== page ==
The article continues, but I got stuck on the first page my emphasis added in the italicized and bolded section above.

I suppose if you call it "aversion to risk" and say things like Jeffers did in the last paragraph above that resonates well with shareholders and in the business world.  I think the PTB at Exxon have probably been aware of Peak Oil for quite awhile.

Mike Pilat's picture
Mike Pilat
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Re: Daily Digest - Feb 14

Our CIA and the Big Oil companies have been aware of Peak Oil for a long time. I am just curious as to what their plan is for the future. It seems that they will continue to produce what we demand and right now, there is (apparently) just too much profit to be made in oil for the the oil companies to really emphasize alternatives.

Two years ago, I took a class that was taught by a career ExxonMobil chemical engineer. He taught the entire class about peak oil and didn't seem to have much to say in the arena of "technology will save us." He wasn't exactly a doomer, but I can say he did not hold out much hope that anything could replace the role that oil plays in our life.

I don't worry too much about profitability or troubles at the oil companies. If our government thought that the Detroit Three were worth bailing out, you better believe Big Oil will be. As oil becomes an even more strategic resource - particularly since we have so little - I have think that America will progress along the path towards de facto nationalization of the oil companies.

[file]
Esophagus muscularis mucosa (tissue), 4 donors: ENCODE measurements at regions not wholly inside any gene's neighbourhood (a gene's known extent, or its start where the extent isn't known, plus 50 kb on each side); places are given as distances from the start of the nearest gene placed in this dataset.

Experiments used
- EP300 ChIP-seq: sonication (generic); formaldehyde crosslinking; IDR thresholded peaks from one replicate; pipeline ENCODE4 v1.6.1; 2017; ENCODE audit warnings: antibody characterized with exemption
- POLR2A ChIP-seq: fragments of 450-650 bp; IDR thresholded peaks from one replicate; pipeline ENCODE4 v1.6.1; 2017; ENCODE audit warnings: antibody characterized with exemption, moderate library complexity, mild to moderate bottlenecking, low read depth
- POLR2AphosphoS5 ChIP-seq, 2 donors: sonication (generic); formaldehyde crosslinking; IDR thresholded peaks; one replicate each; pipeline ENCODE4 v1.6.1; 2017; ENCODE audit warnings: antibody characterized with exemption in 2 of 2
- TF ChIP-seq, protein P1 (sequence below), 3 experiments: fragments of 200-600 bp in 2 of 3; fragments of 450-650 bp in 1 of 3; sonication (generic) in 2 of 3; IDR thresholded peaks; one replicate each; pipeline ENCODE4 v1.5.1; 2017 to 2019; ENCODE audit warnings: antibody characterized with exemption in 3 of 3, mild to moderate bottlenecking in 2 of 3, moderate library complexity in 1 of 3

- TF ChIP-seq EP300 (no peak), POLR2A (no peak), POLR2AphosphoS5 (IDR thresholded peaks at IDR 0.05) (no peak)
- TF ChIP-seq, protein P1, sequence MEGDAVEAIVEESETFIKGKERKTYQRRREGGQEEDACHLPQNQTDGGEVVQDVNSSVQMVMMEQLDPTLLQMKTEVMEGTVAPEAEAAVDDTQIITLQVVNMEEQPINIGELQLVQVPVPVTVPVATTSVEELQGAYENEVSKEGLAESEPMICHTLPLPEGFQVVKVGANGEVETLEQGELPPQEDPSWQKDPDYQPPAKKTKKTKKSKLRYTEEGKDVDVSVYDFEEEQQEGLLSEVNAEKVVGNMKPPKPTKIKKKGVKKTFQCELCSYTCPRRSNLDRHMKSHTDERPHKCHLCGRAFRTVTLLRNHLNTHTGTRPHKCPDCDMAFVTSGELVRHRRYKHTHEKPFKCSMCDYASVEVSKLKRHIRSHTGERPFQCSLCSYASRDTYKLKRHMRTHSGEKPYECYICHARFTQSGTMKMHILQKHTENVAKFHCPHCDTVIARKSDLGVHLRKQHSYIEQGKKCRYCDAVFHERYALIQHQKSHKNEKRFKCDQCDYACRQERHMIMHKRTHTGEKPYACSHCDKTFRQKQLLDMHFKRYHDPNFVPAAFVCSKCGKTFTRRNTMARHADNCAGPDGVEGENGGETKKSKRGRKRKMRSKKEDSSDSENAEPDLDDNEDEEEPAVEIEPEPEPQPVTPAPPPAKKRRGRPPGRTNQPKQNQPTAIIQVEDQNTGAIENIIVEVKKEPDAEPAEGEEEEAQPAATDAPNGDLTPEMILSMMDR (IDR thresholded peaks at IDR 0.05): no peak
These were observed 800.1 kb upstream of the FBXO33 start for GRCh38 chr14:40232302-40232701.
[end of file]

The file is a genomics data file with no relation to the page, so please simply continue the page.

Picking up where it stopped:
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Re: Daily Digest - Feb 14

Regarding the above entry concerning the liklihood of a debt default & dollar collapse.  This is probably a naive thought, but I wonder what would be the likely response of a Senator or Representative (excluding Rep. Ron Paul) upon presentation of the Crash Course material?

Dogs_In_A_Pile's picture
Dogs_In_A_Pile
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Re: Daily Digest - Feb 14
hucklejohn wrote:

Regarding the above entry concerning the liklihood of a debt default & dollar collapse.  This is probably a naive thought, but I wonder what would be the likely response of a Senator or Representative (excluding Rep. Ron Paul) upon presentation of the Crash Course material?

Something along the lines of:

"Holy sh*t.  So much for getting reelected."

I just hope that enough people become aware of CC material fast enough and the economic meltdown is slow enough, that "We the People" can get rid of the professional politicians who have failed to represent us, time and again.  Unfortunately, I think it will take a disaster for people to wake up and take action against the incompetence that is Washington, DC. 

 

joemanc's picture
joemanc
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Re: Daily Digest - Feb 14

FYI - The link to the 25 people to blame for the financial crisis does not work. I'm sure I could probably name a few!

joemanc's picture
joemanc
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Re: Daily Digest - Feb 14

RE: Bill Moyers/Simon Johnson interview - Very interesting, especially when Johnson suggested that he thought that the banks have more control than the president. See link for Obama's top campaign donors and notice all the major banks on the list:

http://www.opensecrets.org/pres08/contrib.php?cycle=2008&cid=N00009638